That's because diabetes (unless well controlled) will cause high levels of glucose in the bloodstream, this can damage your arteries and make it more likely that fatty deposits will build up called 'atherosclerosis'. These fatty deposits thin the arteries making it harder for the blood to flow, and clots may form and cause a heart attack.
ACTION: Manage your diabetes, take action to prevent diabetes.
Risk of atherosclerosis (fatty material build up) increases with smoking, smokers are twice as likely to have a heart attack compared to people that never smoked.
ACTION: Stop smoking.
Alcohol - Moderate it
One of the problems with alcohol is that it encourages unhealthy habits like smoking and eating sugary or fatty foods. The other reason is that drinking too much alcohol increases blood pressure (a).
ACTION: Monitor and reduce to guideline amounts or lower.
Stress - Manage It
When we are stressed our blood pressure increases, our body releases glucose into the bloodstream and we have energy to 'fight or flight'. This was just what we needed when we were a caveman or woman and needed to fight or run from a tiger. These days our stress could be an accumulation of all the little things like traffic jams and emails, constant stress that doesn't go away. These may be contributing to your high blood pressure, or fat around the middle. That glucose has to go somewhere.
ACTION: Join my Wednesday yoga class! 8pm at The Cornerstone.
You need to exercise, it increases the level of HDL (good cholesterol), and it exercises your heart. Your heart is a muscle and needs exercising just like your leg muscles. Regular moderate exercise can reduce your risk of stroke by 27% (b).
ACTION: Get a pedometer and increase your daily steps, enter an event and get training, talk to me to create an achievable goal and action plan.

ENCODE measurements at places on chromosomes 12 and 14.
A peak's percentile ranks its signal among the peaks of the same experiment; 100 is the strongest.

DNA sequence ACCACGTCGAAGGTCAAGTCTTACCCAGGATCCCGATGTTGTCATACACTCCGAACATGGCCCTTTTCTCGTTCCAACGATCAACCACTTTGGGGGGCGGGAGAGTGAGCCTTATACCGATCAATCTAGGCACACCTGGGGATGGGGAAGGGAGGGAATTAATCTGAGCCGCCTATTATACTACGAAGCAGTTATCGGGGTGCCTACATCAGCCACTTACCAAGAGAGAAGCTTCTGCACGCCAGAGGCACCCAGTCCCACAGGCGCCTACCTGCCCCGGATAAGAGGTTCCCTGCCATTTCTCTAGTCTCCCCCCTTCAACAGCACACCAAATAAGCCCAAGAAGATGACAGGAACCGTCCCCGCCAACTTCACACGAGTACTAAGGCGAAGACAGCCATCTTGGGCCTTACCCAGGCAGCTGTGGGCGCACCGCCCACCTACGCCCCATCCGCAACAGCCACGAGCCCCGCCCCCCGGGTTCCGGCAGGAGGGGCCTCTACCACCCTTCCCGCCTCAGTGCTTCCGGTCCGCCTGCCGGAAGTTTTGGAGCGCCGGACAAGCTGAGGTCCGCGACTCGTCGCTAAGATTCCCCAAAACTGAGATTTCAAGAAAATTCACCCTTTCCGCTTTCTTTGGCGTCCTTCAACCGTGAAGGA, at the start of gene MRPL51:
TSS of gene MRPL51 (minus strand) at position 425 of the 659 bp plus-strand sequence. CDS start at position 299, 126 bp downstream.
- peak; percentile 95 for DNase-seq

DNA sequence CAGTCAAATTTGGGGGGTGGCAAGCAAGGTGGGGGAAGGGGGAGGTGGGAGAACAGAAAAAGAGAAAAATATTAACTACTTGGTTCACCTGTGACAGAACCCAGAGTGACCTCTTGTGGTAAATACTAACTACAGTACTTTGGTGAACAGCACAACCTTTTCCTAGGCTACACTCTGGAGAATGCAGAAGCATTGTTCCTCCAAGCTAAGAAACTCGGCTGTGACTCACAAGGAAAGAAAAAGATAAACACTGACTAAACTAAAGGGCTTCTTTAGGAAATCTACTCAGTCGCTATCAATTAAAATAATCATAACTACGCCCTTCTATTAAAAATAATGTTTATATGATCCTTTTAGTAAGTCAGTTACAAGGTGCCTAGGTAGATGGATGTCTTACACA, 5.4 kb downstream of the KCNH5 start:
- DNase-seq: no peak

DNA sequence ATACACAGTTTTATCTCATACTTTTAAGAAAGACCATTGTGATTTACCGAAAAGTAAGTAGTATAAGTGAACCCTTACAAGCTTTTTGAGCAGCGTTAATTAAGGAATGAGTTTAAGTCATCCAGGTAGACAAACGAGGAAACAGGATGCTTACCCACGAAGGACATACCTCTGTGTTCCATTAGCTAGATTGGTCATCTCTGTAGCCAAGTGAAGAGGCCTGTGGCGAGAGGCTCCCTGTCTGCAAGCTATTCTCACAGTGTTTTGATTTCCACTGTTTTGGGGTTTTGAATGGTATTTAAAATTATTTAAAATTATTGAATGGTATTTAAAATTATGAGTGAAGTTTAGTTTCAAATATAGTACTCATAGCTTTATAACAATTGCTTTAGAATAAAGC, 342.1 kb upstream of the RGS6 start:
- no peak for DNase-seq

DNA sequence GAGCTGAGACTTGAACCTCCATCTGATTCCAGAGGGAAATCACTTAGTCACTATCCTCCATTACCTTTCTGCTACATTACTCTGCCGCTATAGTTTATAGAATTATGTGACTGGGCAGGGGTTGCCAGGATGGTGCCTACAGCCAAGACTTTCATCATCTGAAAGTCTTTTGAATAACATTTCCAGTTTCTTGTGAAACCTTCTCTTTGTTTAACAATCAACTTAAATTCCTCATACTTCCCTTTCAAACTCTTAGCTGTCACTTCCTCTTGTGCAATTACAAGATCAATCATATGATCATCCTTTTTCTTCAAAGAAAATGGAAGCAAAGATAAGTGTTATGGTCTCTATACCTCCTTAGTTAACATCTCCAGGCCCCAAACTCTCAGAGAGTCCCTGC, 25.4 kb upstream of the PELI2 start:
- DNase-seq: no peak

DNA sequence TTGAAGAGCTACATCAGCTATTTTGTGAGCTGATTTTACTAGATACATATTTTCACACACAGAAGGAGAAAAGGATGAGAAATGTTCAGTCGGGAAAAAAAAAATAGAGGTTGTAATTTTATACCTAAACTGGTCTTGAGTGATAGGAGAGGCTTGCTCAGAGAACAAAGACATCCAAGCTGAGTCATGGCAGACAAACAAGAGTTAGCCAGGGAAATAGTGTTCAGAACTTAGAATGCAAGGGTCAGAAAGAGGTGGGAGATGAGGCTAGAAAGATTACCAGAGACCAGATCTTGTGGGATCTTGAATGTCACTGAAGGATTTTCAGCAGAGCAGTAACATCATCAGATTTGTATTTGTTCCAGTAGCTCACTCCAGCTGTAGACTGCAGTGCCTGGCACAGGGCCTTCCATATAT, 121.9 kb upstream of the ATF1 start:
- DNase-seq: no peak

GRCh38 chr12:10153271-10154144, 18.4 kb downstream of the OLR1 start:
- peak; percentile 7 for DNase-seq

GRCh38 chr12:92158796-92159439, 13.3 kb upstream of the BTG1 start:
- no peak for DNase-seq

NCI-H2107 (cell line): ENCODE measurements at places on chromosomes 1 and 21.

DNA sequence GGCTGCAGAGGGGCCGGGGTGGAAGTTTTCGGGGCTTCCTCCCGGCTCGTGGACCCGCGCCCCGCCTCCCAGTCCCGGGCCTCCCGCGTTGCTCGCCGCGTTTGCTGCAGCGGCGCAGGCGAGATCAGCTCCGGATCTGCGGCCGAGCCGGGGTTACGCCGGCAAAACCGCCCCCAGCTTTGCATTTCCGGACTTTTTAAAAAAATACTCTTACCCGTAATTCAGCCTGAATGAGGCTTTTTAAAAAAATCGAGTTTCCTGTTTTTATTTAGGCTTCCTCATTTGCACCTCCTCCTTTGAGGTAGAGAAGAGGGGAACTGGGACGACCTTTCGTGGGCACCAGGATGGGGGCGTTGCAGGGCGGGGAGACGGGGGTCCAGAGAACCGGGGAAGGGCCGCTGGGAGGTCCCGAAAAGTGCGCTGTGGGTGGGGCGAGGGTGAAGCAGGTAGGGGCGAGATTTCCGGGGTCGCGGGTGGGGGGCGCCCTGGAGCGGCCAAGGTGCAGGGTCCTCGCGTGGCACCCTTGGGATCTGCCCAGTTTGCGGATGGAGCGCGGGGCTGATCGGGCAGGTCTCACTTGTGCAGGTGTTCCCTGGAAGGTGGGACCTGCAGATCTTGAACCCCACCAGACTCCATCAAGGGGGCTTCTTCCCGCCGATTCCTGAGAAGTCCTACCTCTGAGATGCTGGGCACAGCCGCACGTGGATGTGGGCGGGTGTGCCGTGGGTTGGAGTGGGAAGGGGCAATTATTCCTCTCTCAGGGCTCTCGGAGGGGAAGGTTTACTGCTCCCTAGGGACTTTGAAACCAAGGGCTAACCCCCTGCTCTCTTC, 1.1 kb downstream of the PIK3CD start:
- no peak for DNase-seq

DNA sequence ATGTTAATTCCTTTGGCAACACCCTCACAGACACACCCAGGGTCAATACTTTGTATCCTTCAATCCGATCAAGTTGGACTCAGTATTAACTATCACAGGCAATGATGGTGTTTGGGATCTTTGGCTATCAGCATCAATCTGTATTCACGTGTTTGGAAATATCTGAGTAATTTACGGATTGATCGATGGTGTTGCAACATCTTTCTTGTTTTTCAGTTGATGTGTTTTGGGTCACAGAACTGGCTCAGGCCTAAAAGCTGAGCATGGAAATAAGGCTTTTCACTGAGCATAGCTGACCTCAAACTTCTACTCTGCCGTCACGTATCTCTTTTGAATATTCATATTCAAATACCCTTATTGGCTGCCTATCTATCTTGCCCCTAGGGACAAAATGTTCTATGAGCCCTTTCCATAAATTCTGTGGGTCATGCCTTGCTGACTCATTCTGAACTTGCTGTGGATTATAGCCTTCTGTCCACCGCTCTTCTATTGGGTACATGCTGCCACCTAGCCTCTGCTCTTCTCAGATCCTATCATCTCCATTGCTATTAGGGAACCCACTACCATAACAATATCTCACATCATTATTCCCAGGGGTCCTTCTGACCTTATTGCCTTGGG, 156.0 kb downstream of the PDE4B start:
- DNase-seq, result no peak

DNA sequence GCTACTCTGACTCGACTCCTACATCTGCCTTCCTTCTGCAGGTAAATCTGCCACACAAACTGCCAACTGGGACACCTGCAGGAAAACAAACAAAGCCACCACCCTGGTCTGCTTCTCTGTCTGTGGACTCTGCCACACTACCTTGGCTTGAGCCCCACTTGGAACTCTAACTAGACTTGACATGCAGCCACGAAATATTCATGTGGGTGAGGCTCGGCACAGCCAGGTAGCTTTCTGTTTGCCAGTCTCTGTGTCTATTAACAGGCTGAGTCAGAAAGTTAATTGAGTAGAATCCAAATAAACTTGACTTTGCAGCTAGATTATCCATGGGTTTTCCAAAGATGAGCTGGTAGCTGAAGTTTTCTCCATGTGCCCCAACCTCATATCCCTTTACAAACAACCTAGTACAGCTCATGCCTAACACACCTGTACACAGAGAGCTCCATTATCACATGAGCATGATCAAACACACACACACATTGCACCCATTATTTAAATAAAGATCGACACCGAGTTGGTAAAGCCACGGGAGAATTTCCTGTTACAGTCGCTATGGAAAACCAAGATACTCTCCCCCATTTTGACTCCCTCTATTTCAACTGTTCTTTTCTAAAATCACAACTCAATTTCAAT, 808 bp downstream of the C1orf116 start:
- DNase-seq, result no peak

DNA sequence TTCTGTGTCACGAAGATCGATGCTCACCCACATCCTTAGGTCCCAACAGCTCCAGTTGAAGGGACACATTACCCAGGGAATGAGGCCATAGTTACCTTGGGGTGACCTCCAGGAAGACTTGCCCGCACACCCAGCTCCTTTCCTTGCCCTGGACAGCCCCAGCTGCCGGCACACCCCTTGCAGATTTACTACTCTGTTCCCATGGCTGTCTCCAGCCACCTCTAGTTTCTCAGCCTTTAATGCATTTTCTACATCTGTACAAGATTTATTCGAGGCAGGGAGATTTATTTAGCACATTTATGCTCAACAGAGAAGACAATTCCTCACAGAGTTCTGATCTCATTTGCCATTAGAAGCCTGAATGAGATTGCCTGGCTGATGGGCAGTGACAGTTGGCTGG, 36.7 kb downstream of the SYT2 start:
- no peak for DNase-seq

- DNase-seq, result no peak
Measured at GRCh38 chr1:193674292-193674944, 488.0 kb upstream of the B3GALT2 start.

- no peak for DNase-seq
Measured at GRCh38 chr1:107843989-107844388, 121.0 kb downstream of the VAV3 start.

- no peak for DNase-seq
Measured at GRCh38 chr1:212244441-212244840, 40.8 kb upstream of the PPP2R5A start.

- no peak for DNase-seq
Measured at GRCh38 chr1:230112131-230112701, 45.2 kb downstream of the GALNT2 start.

Strategies for a Healthy Heart
Food, drink, exercise and lifestyle! Depending what is important for you we can focus on salt, glucose levels, fats in the diet, exercise ideas, lifestyle and supplement ideas. There are some generic recommendations such as reduce salt to reduce blood pressure but what does that mean in a normal day, with your diet?
(1) Reduce salt to less than 5g (tsp) a day - Read labels and don't add salt.
(2) Cut out processed foods.
(3) Increase fruit and vegetables.
(4) Get your weight to a healthy weight.
Concerned about your Heart Health?
Book a consultation and I can talk to you about the tests you can do (via your GP or private testing). I can take a look at your food diary, exercise and lifestyle and offer some recommendations. If you have already got test results then you can bring those along and we can create a plan of action. If you know a friend or family member that needs some help, please let them know my details.
A typical programme could include:
- Food diary check and recommendations.
- Strategies to reduce the risk of heart disease and diabetes.
- Optional weight, waist and BP check.
- Review of GP tests (cholesterol, BP etc), or private tests.
- Tips on stress management, exercise and lifestyle.
Registered Nutritional Therapist (BSc (Hons)), mBANT, CNHC
Yoga Teacher (BWY Dip)
Includes information from (a) Stroke Association and (b) British Heart Foundation.